Policy Relevance

In today's world, economic strength is the key to political power. Thus countries that are striving to become powerful and to increase living standards all look for economic growth. A final means of evaluating my results, therefore, is to see if they are relevant to policy makers who are trying to achieve this primary policy objective.

My research would indicate to policy makers that the best method of getting growth is to encourage investment. It should be noted, however, that we can not assume that increased investment will automatically lead to large scale growth. Only if investment is directed to the right areas will RGDPCH be increased. Secondly, my results will, perhaps, encourage policy makers to reduce PSE. They could not justify large scale expenditure on the grounds that it will lead to an improved future using my analysis. Instead, it would be suggested that lower but better managed PSE is what is needed to stimulate economic growth. Finally, I would discourage policy makers from taking my results vis à vis human capital too seriously. They should be aware of the very slight possibility that the results are right and could use this as a guideline to improve the quality rather than the quantity of education. They must not, however, take the results so seriously that they would actively discourage people from staying in education. This would have disastrous results for society and for the economy.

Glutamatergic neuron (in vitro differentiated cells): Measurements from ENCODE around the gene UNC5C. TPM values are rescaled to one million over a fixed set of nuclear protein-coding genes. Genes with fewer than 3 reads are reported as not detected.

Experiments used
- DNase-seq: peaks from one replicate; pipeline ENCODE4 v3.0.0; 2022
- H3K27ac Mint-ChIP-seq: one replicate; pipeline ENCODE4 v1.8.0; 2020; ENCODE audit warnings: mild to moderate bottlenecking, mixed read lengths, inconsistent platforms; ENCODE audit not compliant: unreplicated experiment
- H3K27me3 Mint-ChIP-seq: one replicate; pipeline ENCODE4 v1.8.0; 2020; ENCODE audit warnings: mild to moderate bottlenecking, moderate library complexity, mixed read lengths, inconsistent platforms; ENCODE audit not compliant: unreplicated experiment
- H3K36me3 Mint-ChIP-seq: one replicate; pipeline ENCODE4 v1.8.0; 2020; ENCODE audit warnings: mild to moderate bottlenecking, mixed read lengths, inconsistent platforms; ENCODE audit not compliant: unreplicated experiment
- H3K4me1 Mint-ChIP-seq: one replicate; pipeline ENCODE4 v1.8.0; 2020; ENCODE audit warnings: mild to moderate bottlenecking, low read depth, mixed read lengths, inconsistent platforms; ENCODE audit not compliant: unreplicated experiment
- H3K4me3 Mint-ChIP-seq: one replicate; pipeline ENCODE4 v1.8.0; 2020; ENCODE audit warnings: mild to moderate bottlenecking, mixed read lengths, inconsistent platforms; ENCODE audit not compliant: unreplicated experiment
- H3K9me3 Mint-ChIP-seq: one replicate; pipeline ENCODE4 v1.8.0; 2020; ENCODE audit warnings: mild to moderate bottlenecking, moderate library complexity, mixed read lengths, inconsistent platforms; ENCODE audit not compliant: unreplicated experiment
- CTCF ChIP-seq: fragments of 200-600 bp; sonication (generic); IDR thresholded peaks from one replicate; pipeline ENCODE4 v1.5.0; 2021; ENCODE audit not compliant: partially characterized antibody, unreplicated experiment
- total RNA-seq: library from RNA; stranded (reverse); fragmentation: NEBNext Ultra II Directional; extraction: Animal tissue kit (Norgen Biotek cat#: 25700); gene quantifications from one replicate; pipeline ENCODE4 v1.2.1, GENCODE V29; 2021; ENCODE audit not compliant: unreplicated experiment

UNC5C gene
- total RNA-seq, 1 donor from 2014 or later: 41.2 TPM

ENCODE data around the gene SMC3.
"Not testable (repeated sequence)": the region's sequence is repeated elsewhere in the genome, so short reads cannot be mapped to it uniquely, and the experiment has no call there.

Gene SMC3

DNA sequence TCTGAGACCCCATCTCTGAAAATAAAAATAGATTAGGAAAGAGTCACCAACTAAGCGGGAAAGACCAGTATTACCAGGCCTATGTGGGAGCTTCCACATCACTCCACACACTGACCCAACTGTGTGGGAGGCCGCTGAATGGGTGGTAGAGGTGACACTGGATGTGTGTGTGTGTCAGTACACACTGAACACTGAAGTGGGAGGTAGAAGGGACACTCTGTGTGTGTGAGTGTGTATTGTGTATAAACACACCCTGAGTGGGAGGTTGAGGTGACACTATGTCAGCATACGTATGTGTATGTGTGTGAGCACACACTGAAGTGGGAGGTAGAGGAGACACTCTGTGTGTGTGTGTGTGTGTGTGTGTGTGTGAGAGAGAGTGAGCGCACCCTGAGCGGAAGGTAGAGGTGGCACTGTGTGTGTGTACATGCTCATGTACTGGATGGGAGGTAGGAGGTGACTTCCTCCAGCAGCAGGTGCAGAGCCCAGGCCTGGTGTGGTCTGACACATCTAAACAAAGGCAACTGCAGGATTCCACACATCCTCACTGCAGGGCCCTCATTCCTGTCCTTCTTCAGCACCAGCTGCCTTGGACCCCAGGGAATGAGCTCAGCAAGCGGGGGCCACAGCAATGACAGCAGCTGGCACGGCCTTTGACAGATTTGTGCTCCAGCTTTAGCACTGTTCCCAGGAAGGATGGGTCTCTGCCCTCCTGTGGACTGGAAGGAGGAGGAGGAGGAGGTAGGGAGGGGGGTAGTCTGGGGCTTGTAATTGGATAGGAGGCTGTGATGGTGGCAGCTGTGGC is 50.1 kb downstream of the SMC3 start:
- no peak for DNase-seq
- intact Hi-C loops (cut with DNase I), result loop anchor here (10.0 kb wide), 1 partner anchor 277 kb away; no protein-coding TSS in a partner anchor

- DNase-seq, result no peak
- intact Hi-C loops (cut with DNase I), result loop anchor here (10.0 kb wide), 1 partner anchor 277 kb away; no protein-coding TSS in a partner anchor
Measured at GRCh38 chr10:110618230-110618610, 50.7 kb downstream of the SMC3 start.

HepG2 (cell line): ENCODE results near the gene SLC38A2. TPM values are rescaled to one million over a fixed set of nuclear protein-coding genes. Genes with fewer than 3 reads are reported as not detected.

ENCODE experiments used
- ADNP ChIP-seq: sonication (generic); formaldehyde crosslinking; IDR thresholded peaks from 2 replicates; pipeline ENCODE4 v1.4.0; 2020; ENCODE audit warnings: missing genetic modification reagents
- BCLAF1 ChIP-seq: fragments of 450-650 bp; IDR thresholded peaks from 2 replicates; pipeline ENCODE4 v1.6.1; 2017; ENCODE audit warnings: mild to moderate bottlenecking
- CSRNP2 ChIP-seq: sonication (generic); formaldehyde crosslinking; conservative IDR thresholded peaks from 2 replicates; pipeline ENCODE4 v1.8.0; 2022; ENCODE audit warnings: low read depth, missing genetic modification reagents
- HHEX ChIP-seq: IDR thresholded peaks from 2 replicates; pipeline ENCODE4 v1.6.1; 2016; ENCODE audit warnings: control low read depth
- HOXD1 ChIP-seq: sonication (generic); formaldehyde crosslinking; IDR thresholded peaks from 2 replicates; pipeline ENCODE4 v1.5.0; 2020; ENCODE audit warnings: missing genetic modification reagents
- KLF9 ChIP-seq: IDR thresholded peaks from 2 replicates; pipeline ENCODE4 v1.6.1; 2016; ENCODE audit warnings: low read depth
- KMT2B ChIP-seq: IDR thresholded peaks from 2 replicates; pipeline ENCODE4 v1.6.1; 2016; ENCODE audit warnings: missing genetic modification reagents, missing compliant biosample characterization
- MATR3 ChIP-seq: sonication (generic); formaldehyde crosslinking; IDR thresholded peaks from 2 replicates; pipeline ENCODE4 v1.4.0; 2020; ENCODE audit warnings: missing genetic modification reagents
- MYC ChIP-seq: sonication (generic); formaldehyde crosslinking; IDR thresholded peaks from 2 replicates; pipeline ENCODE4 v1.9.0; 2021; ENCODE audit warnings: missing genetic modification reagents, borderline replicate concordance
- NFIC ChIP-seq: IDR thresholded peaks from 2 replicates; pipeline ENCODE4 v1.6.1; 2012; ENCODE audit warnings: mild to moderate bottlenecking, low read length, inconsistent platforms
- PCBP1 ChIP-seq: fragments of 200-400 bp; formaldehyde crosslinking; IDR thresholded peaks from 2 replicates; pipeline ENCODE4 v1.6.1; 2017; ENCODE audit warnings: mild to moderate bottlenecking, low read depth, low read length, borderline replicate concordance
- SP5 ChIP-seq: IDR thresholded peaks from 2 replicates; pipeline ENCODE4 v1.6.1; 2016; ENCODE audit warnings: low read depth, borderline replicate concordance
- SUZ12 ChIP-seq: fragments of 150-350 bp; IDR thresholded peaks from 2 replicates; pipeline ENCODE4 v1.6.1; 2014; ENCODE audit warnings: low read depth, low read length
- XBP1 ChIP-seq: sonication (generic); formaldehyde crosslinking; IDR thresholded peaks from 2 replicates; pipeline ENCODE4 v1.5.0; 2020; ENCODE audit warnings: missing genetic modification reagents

It is hoped that my research provides an insight for policy makers and other economists into the workings of economic growth across the globe. The results can be taken as possible indicators of how growth may be generated but they should not be taken as being infallible. Like all econometric work, my exploration into economic growth should only become completely acceptable if and when it is verified by the research of others.


Barro, R & Lee, J (1993)  International Comparisons of         
Educational Attainment Mankiw, G (1992)  Macroeconomics        
Summers, R & Heston, A (1991)  "The Penn World Table (Mark     
5): An Expected Set of International Comparisons, 1950 -       
1988" in the Quarterly Journal of Economics                    

World Bank (1993) World Development Report